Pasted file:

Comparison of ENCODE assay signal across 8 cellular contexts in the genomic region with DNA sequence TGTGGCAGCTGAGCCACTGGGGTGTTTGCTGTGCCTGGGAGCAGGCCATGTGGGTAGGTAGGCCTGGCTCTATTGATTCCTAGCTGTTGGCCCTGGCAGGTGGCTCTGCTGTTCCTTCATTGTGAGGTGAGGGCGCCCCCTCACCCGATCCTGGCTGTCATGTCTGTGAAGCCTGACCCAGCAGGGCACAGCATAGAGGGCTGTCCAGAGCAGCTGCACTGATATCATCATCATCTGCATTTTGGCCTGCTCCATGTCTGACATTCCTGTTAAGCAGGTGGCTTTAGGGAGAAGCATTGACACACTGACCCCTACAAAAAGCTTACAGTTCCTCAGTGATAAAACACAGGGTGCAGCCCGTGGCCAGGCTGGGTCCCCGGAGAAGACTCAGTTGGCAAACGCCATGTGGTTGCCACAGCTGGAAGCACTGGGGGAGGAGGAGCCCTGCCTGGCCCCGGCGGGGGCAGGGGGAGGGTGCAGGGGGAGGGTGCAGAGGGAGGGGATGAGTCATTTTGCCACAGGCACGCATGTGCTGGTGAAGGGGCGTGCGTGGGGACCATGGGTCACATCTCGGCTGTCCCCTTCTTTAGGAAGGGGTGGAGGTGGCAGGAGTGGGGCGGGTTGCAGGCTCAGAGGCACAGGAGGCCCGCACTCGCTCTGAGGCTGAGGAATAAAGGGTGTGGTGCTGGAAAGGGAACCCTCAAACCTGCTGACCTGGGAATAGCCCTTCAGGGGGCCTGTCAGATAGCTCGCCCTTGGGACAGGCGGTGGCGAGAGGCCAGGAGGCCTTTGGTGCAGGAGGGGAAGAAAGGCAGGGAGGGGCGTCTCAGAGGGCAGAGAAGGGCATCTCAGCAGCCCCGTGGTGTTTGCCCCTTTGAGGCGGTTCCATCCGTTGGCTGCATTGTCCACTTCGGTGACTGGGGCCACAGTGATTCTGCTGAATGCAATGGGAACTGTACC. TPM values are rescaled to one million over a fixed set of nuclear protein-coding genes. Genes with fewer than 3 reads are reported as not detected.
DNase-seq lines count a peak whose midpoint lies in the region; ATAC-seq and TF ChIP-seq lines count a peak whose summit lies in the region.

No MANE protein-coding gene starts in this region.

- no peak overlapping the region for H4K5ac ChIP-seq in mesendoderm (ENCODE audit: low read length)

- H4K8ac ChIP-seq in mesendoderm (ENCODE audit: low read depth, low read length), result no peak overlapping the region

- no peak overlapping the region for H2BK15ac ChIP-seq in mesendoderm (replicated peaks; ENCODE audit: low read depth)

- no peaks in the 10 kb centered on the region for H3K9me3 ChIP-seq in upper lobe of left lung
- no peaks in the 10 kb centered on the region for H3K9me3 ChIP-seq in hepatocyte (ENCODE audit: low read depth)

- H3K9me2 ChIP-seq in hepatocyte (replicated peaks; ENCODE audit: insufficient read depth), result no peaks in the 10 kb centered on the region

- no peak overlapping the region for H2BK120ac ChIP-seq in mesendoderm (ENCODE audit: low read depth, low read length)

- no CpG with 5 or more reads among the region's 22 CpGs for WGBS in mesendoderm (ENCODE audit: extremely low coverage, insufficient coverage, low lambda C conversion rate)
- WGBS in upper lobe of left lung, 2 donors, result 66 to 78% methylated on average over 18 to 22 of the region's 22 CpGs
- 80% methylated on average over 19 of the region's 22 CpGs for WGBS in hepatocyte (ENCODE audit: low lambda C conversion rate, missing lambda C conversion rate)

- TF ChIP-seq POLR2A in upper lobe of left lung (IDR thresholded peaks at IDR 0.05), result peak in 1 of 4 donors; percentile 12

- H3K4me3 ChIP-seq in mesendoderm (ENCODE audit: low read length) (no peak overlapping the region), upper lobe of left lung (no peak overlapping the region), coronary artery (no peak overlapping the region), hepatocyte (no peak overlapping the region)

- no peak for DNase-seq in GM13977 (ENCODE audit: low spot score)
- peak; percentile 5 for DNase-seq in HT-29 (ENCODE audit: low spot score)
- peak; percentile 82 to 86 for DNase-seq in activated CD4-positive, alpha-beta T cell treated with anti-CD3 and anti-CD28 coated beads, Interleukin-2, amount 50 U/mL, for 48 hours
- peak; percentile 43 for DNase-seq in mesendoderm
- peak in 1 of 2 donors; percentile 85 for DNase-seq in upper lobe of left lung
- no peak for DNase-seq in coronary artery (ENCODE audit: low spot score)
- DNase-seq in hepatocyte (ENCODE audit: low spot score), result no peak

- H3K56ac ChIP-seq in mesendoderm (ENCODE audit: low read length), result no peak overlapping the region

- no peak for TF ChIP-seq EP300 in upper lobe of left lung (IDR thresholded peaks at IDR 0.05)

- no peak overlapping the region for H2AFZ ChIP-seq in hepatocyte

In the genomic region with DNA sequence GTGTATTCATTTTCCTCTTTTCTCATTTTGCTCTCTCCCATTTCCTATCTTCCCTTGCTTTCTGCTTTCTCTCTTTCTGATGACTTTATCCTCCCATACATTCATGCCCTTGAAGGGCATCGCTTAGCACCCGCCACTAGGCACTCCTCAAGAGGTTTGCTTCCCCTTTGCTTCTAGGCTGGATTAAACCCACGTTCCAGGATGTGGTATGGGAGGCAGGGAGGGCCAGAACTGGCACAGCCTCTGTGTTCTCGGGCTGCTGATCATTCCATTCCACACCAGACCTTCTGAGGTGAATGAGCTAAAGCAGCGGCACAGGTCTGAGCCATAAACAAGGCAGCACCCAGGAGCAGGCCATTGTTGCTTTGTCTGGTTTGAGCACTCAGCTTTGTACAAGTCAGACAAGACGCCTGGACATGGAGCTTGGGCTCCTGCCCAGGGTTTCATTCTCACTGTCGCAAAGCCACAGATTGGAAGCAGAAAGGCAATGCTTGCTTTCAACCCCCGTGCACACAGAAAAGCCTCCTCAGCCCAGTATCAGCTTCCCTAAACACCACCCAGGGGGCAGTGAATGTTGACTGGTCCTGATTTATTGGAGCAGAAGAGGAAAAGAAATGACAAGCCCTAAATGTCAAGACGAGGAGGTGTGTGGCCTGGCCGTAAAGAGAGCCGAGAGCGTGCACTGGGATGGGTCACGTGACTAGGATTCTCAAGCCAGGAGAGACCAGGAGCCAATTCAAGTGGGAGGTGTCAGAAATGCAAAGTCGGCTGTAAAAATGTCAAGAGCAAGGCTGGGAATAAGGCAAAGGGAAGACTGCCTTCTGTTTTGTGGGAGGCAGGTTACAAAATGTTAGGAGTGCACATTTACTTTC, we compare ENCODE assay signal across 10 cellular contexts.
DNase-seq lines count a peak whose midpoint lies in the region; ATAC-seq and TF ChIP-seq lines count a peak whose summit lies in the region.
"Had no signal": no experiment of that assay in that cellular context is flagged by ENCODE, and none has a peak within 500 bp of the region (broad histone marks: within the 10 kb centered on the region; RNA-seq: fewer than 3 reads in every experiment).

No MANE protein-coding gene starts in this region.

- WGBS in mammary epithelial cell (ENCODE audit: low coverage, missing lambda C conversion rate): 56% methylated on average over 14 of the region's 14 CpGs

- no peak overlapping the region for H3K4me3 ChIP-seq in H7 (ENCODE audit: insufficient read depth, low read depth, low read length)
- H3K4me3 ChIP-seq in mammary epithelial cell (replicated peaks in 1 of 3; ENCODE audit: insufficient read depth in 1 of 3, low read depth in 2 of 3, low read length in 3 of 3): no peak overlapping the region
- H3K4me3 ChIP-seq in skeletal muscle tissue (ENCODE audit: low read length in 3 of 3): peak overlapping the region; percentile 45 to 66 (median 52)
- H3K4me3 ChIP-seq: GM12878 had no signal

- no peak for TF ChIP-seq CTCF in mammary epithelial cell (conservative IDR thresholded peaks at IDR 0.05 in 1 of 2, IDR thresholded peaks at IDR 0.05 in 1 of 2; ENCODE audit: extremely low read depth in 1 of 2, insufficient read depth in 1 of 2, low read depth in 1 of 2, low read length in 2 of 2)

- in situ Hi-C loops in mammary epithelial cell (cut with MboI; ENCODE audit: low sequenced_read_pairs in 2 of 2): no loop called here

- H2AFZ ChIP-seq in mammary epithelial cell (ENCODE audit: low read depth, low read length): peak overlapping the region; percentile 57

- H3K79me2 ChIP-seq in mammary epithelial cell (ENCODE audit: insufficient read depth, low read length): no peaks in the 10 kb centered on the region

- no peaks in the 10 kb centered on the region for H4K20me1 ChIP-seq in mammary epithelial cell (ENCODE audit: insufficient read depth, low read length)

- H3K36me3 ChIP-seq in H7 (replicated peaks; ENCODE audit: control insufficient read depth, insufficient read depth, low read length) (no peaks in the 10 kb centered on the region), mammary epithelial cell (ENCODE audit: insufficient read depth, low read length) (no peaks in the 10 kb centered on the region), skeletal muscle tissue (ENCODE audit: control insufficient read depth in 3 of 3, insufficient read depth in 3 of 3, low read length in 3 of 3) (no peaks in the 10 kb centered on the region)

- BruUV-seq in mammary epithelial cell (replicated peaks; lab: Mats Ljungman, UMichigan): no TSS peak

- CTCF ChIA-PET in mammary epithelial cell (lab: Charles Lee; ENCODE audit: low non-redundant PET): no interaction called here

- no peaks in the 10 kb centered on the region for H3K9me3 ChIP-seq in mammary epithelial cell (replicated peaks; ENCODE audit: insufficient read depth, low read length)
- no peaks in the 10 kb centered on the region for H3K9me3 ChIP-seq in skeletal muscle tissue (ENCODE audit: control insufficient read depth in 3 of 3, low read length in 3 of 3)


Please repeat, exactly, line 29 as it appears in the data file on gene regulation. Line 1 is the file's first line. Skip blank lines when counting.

No MANE protein-coding gene starts in this region.